Most in-house agencies want to do better, to be better, yet few are eager to change to the degree necessary to make it happen. The reality is, sameness is the enemy of excellence. We have to be willing to break with tradition in order to reach new pinnacles of performance.

That was the premise of the recently wrapped six city In-House Agency Roundtable series, which I was honored to facilitate on behalf of IHAF. In each three-hour session, we explored what it means to break free of the confines of how we work today, gaining inspiration from four in-house agencies who do things differently, and in turn, do things better.

What’s Your New Move?

Our first case example was the inimitable team at Dollar Shave Club who recently instituted a Roadmap Council, enabling them to surface disruptive ideas in a less-disruptive way while fostering inventiveness, conversation and cross-company collaboration. Reflecting on this case, we asked ourselves—how might we surface new ideas to effectively disrupt the marketplace? What steps might we institute within our own organizations to stimulate creativity and increase collaboration enterprise wide?

What’s Your Leap of Faith?

From there, we heard about PwC and their virtual staffing model. This high-performing team of 113 works from 29 locations across the US and Mexico. Though they have none of the hallmarks of a traditional agency environment, they have account managers integrated into the business, creatives sourced from all over the country, project staffing and trafficking supported by a centralized system, and tech-enabled communication for collaboration across time zones. They also have a dynamic of trust which permeates their culture. Pondering this non-traditional set-up, participants were asked where they might benefit by taking a leap of faith when it comes to how they organize and manage the folks on their teams.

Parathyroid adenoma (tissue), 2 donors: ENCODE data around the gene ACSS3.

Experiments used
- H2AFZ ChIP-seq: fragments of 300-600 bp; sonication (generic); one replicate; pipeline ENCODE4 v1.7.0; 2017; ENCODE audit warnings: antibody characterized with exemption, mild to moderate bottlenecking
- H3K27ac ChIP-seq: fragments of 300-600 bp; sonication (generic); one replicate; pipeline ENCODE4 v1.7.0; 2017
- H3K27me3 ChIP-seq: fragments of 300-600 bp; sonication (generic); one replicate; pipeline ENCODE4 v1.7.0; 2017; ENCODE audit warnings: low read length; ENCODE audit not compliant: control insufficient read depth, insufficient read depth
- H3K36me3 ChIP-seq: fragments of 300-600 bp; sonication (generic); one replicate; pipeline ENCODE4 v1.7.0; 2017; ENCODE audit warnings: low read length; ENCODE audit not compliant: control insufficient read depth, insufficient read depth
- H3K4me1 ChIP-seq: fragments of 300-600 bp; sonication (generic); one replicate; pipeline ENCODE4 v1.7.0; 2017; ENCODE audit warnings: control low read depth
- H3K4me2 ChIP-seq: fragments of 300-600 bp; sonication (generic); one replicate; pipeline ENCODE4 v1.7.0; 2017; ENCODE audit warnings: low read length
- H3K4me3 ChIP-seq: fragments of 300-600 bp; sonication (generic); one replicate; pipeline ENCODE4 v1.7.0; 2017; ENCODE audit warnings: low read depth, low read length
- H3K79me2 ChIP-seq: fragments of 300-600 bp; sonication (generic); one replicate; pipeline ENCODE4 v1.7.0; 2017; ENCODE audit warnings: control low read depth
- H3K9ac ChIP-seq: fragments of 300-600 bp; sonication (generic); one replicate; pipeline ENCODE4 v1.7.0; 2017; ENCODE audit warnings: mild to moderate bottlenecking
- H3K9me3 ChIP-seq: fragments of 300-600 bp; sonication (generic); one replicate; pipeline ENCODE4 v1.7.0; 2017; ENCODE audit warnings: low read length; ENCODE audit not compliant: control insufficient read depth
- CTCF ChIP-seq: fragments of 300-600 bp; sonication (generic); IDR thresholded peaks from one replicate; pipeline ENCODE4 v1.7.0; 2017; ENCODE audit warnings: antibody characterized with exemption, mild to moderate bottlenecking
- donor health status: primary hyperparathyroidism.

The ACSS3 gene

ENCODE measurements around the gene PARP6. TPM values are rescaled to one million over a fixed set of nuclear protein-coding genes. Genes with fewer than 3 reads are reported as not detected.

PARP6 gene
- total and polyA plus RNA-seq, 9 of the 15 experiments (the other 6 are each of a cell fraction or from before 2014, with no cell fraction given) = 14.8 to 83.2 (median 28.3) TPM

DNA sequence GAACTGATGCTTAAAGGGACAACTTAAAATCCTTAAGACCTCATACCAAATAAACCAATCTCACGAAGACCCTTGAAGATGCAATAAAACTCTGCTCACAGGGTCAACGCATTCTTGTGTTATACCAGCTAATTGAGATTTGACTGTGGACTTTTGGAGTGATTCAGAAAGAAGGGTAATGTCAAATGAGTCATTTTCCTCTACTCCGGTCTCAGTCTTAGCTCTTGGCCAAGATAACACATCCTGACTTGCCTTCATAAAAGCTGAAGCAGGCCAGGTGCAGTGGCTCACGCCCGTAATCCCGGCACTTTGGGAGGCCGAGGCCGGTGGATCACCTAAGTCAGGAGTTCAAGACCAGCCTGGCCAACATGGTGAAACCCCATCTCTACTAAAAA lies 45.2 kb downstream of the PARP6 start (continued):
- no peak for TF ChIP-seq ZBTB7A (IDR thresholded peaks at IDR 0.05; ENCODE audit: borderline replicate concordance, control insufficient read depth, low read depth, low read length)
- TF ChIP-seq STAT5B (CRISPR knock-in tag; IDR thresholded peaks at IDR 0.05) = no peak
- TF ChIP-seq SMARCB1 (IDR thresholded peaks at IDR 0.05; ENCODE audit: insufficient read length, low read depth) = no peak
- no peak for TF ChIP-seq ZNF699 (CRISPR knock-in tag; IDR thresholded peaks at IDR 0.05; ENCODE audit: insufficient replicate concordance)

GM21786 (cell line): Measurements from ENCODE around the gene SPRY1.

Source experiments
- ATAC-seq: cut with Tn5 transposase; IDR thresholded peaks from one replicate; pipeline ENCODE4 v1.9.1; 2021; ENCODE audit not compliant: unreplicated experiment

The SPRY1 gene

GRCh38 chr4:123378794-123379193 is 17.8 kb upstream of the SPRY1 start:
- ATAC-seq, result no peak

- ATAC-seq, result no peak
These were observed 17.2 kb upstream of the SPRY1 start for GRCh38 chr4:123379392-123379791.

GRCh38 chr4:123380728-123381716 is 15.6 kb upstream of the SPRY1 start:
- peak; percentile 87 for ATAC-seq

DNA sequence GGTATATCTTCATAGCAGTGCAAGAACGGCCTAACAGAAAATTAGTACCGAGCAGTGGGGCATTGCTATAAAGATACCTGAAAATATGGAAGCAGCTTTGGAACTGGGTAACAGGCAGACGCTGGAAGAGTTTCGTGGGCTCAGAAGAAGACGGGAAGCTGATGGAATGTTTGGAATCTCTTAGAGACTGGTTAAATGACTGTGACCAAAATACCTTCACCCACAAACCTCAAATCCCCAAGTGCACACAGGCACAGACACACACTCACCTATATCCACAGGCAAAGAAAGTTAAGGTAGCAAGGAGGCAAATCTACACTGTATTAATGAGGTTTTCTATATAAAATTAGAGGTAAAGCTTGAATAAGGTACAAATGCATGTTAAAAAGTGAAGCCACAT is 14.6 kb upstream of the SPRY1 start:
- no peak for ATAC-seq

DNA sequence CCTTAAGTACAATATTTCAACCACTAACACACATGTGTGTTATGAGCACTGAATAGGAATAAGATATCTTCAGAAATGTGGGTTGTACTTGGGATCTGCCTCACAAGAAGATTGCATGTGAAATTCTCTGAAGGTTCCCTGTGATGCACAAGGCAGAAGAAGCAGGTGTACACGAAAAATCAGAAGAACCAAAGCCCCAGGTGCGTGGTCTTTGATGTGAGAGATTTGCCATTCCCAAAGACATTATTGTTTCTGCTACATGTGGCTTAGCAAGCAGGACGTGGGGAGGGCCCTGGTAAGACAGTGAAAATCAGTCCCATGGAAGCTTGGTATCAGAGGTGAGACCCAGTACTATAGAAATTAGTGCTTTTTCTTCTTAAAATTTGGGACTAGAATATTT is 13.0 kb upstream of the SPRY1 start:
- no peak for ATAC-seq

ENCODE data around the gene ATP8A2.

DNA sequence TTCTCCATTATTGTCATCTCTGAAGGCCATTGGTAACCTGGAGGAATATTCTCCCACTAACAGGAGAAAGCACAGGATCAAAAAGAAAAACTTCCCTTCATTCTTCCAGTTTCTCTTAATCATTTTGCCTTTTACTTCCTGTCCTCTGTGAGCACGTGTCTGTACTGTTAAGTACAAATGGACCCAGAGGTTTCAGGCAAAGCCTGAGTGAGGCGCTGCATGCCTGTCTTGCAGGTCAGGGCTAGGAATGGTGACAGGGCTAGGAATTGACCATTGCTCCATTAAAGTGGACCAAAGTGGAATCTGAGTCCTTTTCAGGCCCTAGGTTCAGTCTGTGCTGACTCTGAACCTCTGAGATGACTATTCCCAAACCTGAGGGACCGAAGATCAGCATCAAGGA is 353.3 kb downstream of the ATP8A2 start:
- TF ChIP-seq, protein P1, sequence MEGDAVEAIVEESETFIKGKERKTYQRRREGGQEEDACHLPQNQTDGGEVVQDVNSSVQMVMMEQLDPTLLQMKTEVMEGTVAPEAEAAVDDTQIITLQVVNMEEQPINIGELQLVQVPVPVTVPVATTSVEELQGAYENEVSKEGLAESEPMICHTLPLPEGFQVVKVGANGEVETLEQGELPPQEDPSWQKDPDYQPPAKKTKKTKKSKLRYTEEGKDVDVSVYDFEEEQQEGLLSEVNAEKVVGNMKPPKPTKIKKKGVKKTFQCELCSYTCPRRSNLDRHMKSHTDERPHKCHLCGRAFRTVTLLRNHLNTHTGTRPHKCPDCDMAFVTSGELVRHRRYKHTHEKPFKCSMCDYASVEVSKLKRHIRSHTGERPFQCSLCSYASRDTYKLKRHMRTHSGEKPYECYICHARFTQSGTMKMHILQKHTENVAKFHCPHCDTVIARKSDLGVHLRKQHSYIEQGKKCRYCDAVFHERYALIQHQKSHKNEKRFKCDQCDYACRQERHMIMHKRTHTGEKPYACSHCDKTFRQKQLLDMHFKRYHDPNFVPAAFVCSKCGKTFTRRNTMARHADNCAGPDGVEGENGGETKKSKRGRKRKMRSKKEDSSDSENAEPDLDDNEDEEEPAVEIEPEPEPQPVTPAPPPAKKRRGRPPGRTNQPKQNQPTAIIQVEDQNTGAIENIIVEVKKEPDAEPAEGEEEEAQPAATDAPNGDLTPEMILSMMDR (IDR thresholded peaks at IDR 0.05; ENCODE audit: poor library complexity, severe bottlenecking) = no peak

What Are Your Possibilities?

Trunk Club was next—a two-year old in-house agency comprised of 16 contributors across assorted creative functions. This case centered on an organizational shift from a traditional agency model to a pod structure, eliminating functional silos and fostering unity across the team. One of the breakthroughs in this part of the discussion was the notion of putting creatives out front—which, quite frankly, terrified some and delighted others! The questions we tossed around after hearing about this forward-thinking team are: how might your in-house agency’s work be impacted if clients and creatives engaged more closely? And, what might the risk/reward be for the business?

What’s Your Stretch Goal?

Our final example was Bloomberg Studio, a team that took on the massive (and massively different) assignment of branding and launching a new destination on London’s cultural map. What we learned from this case is that advancing the reputation of your in-house agency means that you cannot operate as a passive recipient of project requests. The more you proactively take on and effectively execute new stretch assignments, the more likely perceptions of your team will evolve in a positive direction. In turn, we asked ourselves, what are we doing to extend into the nooks and crannies of our respective organizations? What more might we do to build our reputations and instill trust in our teams?

A few of those hosting IHAF’s roundtable series also offered presentations on the structures and strategies they’ve employed to boost the value they deliver to the businesses they support. What was clear across all cases we discussed is that no two in-house agencies are alike—each is contending with a unique set of business and brand challenges that require them to be increasingly deliberate about the capabilities and competencies they evolve within their respective corporations.

This year’s IHAF discussion group series was intentionally provocative to stimulate in-house agencies to forge their own paths, encouraging participants to ferret out opportunities unique to their companies by finding the places where they might impact the business by going off road and contributing in unexpected ways. The overarching takeaway from all six sessions is that to be better, you have to be willing to do something (or many things) differently. You have to be willing to take risks and change how you operate. In short, breaking through requires breaking free of how you work today.